Houston County Courier - Local News
Stories Added - August 2008
Copyright 2008 - Polk County Publishing Company
Edouard Fails to Eliminate Wildfire Danger
Houston County Courier - August 2008
The upper Texas coast area got some beneficial rains from Tropical Storm Edouard, but away from the coast, rainfall was generally light and scattered to nonexistent.
With only slightly elevated humidity levels to show for Edouard's passage, much of East Texas remains parched and fire-prone.
Though light, scattered rains have occurred across East Texas, long range forecasts indicate a trend back to higher temperatures and lower humidities during August, according to Joel Hambright, regional forester with the Texas Forest Service in Huntsville.
This trend doesn't bode well for East Texas firefighters, he noted.
"Vegetation is already very dry, particularly on the western fringe of the piney woods region and northward from a Lufkin to Crockett line. When temperatures and humidity levels return to normal summer levels, East Texas residents will face an increased risk for dangerous, rapidly spreading wildfires," Hambright said.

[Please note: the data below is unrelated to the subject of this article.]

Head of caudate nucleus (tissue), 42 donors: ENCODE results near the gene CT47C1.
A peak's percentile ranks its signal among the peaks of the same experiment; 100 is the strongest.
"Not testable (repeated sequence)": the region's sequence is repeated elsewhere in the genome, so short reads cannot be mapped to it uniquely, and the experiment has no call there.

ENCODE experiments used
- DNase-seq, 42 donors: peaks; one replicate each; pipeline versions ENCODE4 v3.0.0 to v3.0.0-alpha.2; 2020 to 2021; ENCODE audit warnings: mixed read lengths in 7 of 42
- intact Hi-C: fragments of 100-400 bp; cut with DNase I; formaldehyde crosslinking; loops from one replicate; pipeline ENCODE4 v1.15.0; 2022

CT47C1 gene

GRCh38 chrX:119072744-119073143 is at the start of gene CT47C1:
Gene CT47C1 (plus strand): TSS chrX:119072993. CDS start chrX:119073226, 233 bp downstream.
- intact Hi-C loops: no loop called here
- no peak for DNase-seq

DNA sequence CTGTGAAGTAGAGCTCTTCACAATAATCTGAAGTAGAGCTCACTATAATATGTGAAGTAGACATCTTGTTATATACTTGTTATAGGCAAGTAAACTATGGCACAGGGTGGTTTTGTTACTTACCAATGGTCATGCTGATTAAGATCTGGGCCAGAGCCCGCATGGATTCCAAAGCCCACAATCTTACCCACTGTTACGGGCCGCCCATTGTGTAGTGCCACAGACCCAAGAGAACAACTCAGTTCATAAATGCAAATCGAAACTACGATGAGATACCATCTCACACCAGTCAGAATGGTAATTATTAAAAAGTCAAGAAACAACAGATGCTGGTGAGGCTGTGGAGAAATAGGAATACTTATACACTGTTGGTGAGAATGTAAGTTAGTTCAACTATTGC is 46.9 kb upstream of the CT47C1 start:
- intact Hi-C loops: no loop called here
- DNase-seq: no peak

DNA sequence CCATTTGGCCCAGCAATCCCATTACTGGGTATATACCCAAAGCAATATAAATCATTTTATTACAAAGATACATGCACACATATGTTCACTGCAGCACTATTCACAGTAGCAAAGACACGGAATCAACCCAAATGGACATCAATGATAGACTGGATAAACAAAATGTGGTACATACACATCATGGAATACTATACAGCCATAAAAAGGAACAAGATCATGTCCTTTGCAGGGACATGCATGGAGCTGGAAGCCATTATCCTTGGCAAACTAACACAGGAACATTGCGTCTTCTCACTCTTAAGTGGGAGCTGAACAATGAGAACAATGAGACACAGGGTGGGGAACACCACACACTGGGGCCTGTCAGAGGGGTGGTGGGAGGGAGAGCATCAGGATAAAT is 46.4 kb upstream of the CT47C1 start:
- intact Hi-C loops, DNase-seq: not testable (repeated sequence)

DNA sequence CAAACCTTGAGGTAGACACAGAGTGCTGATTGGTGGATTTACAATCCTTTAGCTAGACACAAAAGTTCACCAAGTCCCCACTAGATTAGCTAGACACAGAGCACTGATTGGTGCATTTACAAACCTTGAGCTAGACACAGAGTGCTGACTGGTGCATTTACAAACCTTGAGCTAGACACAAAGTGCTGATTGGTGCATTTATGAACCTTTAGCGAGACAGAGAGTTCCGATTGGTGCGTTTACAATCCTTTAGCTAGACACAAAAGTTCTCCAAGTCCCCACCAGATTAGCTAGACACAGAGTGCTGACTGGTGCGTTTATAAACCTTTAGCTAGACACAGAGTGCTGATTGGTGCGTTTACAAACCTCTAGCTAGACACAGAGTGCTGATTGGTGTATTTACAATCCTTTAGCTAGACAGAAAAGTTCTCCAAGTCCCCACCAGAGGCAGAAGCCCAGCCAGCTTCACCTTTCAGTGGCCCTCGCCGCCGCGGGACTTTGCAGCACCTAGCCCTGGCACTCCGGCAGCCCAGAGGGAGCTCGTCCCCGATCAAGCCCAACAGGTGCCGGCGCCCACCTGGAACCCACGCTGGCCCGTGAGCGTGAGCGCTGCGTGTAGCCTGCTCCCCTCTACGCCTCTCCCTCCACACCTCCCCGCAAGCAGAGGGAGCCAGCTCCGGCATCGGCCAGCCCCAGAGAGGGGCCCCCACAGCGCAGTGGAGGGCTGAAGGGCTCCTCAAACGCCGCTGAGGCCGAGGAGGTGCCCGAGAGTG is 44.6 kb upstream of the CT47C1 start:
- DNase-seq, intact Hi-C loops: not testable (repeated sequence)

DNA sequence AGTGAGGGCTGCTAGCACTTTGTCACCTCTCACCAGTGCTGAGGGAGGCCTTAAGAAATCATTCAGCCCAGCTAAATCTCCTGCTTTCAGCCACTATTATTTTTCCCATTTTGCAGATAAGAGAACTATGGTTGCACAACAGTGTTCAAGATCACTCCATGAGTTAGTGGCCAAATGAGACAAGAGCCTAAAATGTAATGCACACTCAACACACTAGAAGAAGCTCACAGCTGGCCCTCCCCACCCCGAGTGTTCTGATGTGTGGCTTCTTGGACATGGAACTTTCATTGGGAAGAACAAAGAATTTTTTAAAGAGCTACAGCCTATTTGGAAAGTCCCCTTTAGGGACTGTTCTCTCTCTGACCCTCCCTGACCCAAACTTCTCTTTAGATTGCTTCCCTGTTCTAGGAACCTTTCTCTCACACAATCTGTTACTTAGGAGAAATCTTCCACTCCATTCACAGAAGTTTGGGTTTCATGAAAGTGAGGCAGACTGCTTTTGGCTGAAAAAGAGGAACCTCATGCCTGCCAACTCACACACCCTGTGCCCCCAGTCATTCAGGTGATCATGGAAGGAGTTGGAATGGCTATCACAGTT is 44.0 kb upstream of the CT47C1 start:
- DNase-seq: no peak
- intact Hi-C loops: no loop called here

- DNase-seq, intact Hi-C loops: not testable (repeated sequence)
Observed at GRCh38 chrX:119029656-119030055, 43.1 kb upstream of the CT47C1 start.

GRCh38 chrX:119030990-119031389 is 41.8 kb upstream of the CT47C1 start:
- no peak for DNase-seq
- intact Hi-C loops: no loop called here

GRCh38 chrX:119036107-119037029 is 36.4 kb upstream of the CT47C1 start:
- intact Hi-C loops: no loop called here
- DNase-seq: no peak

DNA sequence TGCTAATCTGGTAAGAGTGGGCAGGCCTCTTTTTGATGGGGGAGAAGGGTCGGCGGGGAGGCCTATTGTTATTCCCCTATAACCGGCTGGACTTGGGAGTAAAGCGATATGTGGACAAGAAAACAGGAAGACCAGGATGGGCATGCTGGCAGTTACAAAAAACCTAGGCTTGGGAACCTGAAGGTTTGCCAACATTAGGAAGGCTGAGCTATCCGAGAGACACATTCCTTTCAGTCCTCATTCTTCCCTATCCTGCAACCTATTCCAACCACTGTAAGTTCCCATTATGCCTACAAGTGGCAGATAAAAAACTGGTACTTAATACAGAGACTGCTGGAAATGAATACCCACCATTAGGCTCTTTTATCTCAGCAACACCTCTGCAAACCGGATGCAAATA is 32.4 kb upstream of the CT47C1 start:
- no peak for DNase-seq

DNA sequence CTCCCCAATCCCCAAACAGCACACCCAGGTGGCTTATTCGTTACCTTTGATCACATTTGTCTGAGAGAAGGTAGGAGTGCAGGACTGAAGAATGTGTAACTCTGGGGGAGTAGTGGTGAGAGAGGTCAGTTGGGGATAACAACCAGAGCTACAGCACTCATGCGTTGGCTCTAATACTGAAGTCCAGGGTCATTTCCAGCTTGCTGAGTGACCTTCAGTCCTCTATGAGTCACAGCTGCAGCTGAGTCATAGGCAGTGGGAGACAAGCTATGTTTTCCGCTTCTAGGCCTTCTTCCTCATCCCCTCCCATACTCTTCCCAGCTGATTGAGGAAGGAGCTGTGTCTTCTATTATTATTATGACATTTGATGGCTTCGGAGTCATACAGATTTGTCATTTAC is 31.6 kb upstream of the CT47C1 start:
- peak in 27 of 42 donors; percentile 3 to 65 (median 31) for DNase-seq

Edouard didn't alleviate the prevailing drought conditions, so unless East Texas receives significant precipitation, the region could see a continued rise in both the number and severity of wildfires without public cooperation.
The Texas Forest Service and local fire departments need and request your help to prevent additional wildfires and fire losses.
The TFS regional forester pointed out that area residents need to take all possible precautions to prevent wildfires from occurring, to protect their own lives and property and the lives of firefighters.
"Wildfires pose a very real threat to lives, homes and communities, in addition to natural resources. They also bring heightened risks of heat-related injuries to firefighters working for extended hours in the extremely hot, dry conditions," said Hambright. "Heat stress and heat stroke are very real possibilities if firefighters don't drink plenty of fluids to stay hydrated."
Unsafe burning of household trash, brush piles and other debris remains the most common cause of wildfires.
Many recent wildfires could have been prevented if residents had not left their outdoor fires unattended and if they had installed a wide firebreak around all outdoor fires, including outdoor burn barrels, according to Hambright.
Opportunities for unsafe outdoor fire use will be lessened if everyone will obey burn bans when and where they are in effect, he added.